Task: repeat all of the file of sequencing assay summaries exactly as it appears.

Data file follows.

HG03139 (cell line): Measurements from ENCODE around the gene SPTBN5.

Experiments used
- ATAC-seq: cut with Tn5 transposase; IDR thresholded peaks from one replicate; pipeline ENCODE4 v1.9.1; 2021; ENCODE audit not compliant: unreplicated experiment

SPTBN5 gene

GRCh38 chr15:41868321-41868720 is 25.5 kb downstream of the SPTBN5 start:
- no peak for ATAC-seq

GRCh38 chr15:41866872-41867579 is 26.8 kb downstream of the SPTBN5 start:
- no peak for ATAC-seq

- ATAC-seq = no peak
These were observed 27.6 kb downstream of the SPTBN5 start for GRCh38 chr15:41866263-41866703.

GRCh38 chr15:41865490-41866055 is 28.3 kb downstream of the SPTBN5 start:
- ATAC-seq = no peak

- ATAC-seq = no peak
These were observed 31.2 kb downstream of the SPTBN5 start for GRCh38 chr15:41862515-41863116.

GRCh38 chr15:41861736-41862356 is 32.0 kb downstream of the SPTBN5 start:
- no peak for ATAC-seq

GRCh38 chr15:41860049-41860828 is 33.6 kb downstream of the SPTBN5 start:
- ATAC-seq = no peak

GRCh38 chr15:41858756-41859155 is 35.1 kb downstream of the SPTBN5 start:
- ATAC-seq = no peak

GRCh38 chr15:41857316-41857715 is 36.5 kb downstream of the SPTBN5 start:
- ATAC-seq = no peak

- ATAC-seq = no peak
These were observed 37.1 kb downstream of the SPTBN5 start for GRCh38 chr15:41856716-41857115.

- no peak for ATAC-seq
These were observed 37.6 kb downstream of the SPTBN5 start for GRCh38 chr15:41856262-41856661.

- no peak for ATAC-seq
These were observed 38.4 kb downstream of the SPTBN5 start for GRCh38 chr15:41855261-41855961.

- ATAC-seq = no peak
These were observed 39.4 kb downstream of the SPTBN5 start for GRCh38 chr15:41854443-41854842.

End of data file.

HG03139 (cell line): Measurements from ENCODE around the gene SPTBN5.

Experiments used
- ATAC-seq: cut with Tn5 transposase; IDR thresholded peaks from one replicate; pipeline ENCODE4 v1.9.1; 2021; ENCODE audit not compliant: unreplicated experiment

SPTBN5 gene

GRCh38 chr15:41868321-41868720 is 25.5 kb downstream of the SPTBN5 start:
- no peak for ATAC-seq

GRCh38 chr15:41866872-41867579 is 26.8 kb downstream of the SPTBN5 start:
- no peak for ATAC-seq

- ATAC-seq = no peak
These were observed 27.6 kb downstream of the SPTBN5 start for GRCh38 chr15:41866263-41866703.

GRCh38 chr15:41865490-41866055 is 28.3 kb downstream of the SPTBN5 start:
- ATAC-seq = no peak

- ATAC-seq = no peak
These were observed 31.2 kb downstream of the SPTBN5 start for GRCh38 chr15:41862515-41863116.

GRCh38 chr15:41861736-41862356 is 32.0 kb downstream of the SPTBN5 start:
- no peak for ATAC-seq

GRCh38 chr15:41860049-41860828 is 33.6 kb downstream of the SPTBN5 start:
- ATAC-seq = no peak

GRCh38 chr15:41858756-41859155 is 35.1 kb downstream of the SPTBN5 start:
- ATAC-seq = no peak

GRCh38 chr15:41857316-41857715 is 36.5 kb downstream of the SPTBN5 start:
- ATAC-seq = no peak

- ATAC-seq = no peak
These were observed 37.1 kb downstream of the SPTBN5 start for GRCh38 chr15:41856716-41857115.

- no peak for ATAC-seq
These were observed 37.6 kb downstream of the SPTBN5 start for GRCh38 chr15:41856262-41856661.

- no peak for ATAC-seq
These were observed 38.4 kb downstream of the SPTBN5 start for GRCh38 chr15:41855261-41855961.

- ATAC-seq = no peak
These were observed 39.4 kb downstream of the SPTBN5 start for GRCh38 chr15:41854443-41854842.